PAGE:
Kristen Stewart Is Haunted by a Ghost of the Royals' Past in the Gorgeous 'Spencer'

Pablo Larraín's film, out in select theaters November 5, is more of a ghost story about the late Princess Diana than it is a biopic.

spencer, kristen stewart
Neon

The first line Kristen Stewart utters as Princess Diana in Spencer, the not-quite-biopic from director Pablo Larraín, is: "Where the fuck am I?" She says it under her breath as she zips around the English countryside in a Porsche, responding to the fact that Diana is quite literally lost as she tries to venture to the royals' Sandringham estate by herself. But the way Stewart speaks it, the dialogue is almost like a premonition of the liminal state the princess and this movie exists in, a zone where the living and dead collide.

In its opening moments, Spencer announces itself as a "fable from a true tragedy." Familiar iconography collides with the spectral to craft a version of Diana that is both recognizable and detached from her previous representations. Stewart does not transform into the figure we know from newscasts and The Crown so much as she interprets her through a series of whispered words and bowed heads. Spencer is exquisite camp mashed up with body horror and A Christmas Carol. It's a delicious apricot soufflé, rich and fluffy all at the same time, but it might also make you a little nauseous. 

Steven Knight's script takes place over three days during the Christmas holiday in 1991 as Diana's marriage to Charles (Jack Farthing) is crumbling, but Spencer isn't really interested in the historical timeline. It could be the early 1990s or the 16th century for all the filmmakers care. As Diana says to her children when they ask why they open presents on Christmas Eve instead of Christmas morning: "There is no future. The past and present are the same thing."

spencer
Neon

The plot—for what it is—is guided entirely by the rituals of the crown. Diana must keep herself together as she is subjected to one tightly scheduled event after another, be it tea or church or dinner. All the while she is being haunted. Early in the film, she takes a jacket she believes once belonged to her father off of a scarecrow. It looms over her room, a figure to which she talks and tends. But there's another presence: the ghost of Anne Boleyn, the cautionary tale about behaving yourself in these halls lest you lose your head.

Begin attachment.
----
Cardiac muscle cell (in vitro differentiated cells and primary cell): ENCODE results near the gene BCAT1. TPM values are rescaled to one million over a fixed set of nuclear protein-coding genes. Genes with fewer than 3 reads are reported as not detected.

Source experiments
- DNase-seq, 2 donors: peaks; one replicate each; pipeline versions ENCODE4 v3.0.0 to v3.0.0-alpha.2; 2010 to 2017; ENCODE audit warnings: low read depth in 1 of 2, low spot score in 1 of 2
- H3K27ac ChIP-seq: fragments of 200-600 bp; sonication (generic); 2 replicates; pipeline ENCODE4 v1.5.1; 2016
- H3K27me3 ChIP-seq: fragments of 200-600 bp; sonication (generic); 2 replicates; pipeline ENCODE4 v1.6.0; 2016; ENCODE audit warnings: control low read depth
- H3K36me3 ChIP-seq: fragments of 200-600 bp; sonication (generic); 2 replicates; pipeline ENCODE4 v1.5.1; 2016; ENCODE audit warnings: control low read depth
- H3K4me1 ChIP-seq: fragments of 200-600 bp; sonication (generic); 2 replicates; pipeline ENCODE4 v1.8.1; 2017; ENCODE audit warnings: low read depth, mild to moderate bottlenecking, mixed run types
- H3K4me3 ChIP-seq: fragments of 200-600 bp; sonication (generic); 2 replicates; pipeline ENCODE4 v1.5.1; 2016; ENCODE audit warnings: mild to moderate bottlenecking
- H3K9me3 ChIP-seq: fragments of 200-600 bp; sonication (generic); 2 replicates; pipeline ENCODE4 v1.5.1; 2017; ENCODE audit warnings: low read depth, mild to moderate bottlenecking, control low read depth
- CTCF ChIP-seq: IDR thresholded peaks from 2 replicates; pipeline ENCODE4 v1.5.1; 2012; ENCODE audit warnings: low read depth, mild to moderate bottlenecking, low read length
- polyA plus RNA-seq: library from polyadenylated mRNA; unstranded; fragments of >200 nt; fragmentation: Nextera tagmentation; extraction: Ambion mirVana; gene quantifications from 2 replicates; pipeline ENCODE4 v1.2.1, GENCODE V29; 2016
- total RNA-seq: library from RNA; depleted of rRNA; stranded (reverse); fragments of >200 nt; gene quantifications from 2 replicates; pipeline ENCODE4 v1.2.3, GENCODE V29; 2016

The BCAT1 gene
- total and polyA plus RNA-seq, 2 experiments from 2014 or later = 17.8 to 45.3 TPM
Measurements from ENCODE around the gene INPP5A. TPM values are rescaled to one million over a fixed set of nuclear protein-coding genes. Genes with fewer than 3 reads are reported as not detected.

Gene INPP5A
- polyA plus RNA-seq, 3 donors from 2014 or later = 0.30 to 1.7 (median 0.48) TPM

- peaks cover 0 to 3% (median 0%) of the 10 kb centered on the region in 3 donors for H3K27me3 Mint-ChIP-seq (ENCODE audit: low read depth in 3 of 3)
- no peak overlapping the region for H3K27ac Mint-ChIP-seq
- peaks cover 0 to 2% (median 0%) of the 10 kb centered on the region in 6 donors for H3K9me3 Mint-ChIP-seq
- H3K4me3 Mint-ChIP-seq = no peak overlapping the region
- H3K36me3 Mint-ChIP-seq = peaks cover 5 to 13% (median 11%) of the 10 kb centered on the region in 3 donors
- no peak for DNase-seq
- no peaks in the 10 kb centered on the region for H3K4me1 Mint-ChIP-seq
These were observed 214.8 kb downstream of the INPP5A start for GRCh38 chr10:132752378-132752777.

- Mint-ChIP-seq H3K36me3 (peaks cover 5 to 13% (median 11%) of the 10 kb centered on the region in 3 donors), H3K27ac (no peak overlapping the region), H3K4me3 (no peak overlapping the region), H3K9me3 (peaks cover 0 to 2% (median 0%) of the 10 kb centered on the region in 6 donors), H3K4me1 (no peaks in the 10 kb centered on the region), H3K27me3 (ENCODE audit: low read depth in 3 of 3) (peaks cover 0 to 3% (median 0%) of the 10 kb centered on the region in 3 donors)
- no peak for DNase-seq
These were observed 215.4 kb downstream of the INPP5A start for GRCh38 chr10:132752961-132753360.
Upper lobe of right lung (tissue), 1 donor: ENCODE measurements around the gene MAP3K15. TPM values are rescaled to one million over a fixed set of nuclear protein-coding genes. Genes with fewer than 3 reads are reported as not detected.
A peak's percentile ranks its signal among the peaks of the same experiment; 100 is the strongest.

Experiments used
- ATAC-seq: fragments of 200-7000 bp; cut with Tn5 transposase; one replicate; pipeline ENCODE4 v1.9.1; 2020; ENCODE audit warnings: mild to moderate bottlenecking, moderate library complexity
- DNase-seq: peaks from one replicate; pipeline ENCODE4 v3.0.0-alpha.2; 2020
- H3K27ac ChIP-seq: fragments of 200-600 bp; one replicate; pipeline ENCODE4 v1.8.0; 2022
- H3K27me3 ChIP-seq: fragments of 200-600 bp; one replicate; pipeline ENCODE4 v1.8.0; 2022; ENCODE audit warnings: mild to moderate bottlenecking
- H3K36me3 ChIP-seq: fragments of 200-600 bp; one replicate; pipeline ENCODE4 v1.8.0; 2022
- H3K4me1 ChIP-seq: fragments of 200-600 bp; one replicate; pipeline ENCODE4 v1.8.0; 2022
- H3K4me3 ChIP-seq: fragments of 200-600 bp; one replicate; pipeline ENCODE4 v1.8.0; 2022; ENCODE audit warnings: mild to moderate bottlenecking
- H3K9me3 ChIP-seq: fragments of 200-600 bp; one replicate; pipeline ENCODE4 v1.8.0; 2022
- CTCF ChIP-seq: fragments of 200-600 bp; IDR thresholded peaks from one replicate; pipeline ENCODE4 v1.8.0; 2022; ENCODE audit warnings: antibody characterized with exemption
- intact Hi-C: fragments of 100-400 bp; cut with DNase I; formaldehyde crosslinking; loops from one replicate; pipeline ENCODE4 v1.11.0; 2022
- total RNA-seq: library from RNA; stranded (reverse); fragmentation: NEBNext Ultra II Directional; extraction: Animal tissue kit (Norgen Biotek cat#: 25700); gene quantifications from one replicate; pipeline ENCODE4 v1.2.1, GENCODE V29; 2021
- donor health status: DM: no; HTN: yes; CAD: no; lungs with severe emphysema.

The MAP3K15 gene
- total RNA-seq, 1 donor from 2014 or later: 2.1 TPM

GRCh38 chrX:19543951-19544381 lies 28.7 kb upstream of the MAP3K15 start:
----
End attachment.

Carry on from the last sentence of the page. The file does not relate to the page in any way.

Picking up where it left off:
Stewart's Diana is on edge from the moment she appears on screen, vibrating in her own skin to the tune of Jonny Greenwood's jittery score where horns blare and strings pierce. Larraín frames her in close up, cinematographer Claire Mathon's camera hovering just underneath Stewart's chin as the actress almost tries to use her own eyelids to shield her from public view. Stewart plays Diana as if the weight of being perceived is nearly too much to bear. And yet her Princess of Wales is also funny and playful, traits that come out especially in the scenes alongside her two sons (Jack Nielen and Freddie Spry).

William and Harry are the only other members of the royal family who get much attention in Spencer. Diana shares some scenes with Farthing's Charles, but they are cold and guided by protocol. Aside from her kids, Diana's only sources of comfort in the halls of Sandrigham are provided by members of the staff, and yet those interactions are plagued by uncertainty, too. A foreboding sign in the kitchen where chef Darren (Sean Harris) monologues to his staff as if they are going into battle cautions that the walls of this castle are thin. That tension is even present in Diana's relationship with Maggie (Sally Hawkins, lovely), her dresser who appears to be a genuine friend.

This is not the first time Larraín has deconstructed a woman better known for her tragedy and fashion than her inner life, and Spencer makes an excellent companion to his Jackie, which looked at Jacqueline Kennedy Onassis (Natalie Portman) in the days following her husband's death. Larraín recognizes the voyeurism with which the audience will approach these women, and doesn't deny viewers those pleasures while still digging deeper into her private persona and achieving an artistic high. He understands that we want to see Diana running in her famous wedding dress and dancing in vast rooms, but those moments are not just for show. They are part of the lyrical way Larraín sees the fantasy of her liberation in the face of a rigid institution that wanted her to conform to their exacting rules and traditions. Larraín is dealing in alternate realities that nevertheless effectively probe our collective perception of history. Like the jazz that permeates Greenwood's music, Spencer is a riff on Diana with Larraín and Stewart operating at the peak of their powers.

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Esther Zuckerman is a senior entertainment writer at Thrillist. Follow her on Twitter @ezwrites.